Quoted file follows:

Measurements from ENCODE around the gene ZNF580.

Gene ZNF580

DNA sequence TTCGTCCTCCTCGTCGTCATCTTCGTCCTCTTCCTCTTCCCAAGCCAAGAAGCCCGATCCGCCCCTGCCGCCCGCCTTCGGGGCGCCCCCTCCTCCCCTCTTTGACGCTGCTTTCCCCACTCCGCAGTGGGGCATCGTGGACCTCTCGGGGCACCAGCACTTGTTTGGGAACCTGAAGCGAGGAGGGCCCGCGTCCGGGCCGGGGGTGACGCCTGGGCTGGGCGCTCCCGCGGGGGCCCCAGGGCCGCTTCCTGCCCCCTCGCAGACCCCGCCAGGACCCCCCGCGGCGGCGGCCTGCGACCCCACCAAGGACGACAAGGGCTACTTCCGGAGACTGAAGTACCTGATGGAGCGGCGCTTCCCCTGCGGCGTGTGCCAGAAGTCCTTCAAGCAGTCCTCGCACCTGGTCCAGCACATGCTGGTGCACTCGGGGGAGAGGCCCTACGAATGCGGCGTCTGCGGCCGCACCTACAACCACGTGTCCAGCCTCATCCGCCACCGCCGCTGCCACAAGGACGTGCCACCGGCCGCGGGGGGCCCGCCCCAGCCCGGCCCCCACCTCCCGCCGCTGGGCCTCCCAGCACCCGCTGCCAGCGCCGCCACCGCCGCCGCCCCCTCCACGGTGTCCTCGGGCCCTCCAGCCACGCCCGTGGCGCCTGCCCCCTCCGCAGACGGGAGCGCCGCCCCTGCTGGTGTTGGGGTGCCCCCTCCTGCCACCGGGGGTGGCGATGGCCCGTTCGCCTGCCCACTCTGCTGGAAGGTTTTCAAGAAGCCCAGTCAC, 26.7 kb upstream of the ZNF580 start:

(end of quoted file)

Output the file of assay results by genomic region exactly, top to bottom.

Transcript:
Measurements from ENCODE around the gene ZNF580.

Gene ZNF580

DNA sequence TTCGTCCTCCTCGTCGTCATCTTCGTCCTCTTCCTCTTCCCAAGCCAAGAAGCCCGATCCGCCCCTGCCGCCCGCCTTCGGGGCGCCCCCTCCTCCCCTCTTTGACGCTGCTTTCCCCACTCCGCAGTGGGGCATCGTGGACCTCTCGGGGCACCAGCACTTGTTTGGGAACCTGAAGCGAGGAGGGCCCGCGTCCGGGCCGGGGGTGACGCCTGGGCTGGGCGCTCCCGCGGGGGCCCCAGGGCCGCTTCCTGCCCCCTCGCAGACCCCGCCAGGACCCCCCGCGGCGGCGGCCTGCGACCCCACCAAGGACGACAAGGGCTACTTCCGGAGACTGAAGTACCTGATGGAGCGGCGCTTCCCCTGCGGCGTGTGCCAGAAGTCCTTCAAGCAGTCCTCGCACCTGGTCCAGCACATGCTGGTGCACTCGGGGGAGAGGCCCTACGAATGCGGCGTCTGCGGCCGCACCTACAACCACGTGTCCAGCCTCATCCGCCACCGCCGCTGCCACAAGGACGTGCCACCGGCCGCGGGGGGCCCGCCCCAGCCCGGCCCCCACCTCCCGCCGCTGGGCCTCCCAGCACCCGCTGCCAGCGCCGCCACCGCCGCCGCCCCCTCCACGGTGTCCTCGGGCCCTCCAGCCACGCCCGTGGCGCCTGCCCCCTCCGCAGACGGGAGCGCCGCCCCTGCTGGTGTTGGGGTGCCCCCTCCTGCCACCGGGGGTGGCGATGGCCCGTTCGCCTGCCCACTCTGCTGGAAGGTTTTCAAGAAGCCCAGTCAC, 26.7 kb upstream of the ZNF580 start: